Interview: Salma Slims Is Riding A Wave That’s All Her Own

It’s been a little over a year since Salma Slims visited the VIBE headquarters, but a lot has changed for us and for her. Since her last visit in 2016, VIBE has migrated to another office near Times Square. On the other hand, the change for Salma – the First Lady of Private Club Records – is even more significant.

After a period of meditation and reflection, Salma is back with a new sound, one that she says is truly her own. She’s recently released her newest track and video, “Wasted,” which blends softer, R&B vocals with rap and reggae vibes. The new wave is a tremendous departure from her previous EP, Ghetto Girl Dream, which consists of six, gritty tracks that flex Salma’s aggressive side. There’s also “Pressure,” which carries her new melodic praises of love.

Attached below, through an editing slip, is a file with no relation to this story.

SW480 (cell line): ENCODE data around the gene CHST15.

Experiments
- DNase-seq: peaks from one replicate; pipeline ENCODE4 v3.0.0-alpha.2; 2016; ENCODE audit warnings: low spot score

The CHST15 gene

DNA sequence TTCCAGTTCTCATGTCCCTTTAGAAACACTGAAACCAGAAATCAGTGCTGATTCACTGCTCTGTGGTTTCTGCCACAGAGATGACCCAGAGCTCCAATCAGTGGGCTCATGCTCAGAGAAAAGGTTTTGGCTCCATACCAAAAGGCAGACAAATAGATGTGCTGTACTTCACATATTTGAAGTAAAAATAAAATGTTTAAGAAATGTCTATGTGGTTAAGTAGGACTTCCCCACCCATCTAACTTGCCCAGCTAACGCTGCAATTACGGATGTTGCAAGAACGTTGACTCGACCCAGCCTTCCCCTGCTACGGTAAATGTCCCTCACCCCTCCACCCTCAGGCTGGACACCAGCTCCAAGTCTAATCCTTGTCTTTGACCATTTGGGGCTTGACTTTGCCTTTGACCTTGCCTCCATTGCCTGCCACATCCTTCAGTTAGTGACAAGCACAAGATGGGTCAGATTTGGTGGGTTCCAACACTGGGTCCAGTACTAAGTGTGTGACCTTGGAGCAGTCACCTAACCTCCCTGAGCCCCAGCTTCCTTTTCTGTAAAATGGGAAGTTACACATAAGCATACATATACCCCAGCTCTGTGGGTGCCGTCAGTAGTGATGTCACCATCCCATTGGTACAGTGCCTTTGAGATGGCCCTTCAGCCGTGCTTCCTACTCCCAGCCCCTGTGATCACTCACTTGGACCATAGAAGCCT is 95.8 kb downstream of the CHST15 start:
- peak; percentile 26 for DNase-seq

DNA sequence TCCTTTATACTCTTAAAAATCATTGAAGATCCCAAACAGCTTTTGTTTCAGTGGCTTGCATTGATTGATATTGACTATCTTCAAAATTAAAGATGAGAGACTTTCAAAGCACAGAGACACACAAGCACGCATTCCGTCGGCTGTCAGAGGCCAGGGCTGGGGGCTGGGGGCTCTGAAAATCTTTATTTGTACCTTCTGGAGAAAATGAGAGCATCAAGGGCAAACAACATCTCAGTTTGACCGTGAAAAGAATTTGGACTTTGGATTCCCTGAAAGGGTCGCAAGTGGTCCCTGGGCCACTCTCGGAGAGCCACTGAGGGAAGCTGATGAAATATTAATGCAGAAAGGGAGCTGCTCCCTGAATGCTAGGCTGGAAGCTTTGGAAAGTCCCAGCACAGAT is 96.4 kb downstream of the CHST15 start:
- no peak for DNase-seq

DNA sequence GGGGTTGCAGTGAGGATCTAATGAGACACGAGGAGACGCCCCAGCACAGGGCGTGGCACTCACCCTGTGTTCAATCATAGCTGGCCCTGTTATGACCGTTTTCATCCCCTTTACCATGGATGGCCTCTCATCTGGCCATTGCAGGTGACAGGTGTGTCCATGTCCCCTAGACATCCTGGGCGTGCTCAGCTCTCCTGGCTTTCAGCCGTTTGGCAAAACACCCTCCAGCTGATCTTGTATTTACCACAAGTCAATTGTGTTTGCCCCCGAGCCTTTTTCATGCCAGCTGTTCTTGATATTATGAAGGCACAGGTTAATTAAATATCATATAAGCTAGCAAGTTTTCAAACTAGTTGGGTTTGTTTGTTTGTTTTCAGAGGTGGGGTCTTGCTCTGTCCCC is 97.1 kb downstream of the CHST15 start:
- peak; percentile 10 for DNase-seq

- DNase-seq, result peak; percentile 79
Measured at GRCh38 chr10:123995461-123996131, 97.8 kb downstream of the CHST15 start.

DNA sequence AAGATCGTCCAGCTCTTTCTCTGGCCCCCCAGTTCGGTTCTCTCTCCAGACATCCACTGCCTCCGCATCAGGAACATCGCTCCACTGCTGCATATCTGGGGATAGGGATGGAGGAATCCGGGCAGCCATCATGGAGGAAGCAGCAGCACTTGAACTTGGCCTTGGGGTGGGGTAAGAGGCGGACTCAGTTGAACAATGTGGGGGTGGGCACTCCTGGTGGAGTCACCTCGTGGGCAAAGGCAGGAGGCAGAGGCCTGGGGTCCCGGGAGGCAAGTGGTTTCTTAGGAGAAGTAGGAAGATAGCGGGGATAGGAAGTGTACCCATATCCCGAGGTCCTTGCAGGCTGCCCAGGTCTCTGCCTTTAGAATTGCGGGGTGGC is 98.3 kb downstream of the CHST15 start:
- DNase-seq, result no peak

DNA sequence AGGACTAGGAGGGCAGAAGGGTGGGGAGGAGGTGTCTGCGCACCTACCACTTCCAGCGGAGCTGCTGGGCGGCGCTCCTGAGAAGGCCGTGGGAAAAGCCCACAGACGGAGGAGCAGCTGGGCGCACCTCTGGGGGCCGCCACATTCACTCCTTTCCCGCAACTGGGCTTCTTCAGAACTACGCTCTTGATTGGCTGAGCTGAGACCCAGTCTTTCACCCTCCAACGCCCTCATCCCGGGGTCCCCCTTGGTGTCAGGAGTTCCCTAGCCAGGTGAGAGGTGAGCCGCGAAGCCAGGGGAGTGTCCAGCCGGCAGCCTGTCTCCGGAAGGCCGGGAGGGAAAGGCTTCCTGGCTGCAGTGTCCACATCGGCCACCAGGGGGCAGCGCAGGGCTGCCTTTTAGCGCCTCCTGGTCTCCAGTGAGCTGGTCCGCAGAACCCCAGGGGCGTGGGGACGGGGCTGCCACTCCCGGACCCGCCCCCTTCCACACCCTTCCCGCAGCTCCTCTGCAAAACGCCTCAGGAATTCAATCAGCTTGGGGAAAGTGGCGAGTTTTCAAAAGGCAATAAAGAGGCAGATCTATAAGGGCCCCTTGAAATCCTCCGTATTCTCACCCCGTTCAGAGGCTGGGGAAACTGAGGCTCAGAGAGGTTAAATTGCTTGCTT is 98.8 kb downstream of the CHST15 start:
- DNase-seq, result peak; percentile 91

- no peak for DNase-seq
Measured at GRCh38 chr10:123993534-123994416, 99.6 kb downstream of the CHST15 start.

READ Interview: Delving Deeper Into Salma Slim’s ‘Ghetto Girl Dream’

The rapper is more than happy to convey her strength, especially since she’s consistently surrounded by testosterone at her label. But as she’s embarked on her journey to find her own sound, she’s realized it’s okay to have a balance. “I realized there’s a lane for me as a woman that I have to tap into to reach other girls,” she said. “That’s what I felt like I was missing. And I feel like that’s growing for me the more that I open up, tone down, and tap into my feelings.”

With her emotions on full display, Salma is ready for the next chapter. She is gearing up for a new album that is set to debut sometime in 2018, as well as a number of business ventures.

Check out what she told VIBE about her new wave.


Salma Slims
CREDIT: George Johnathan

VIBE: Your single “Wasted” sounds much different from your previous music. Can you speak about your transition to this new sound?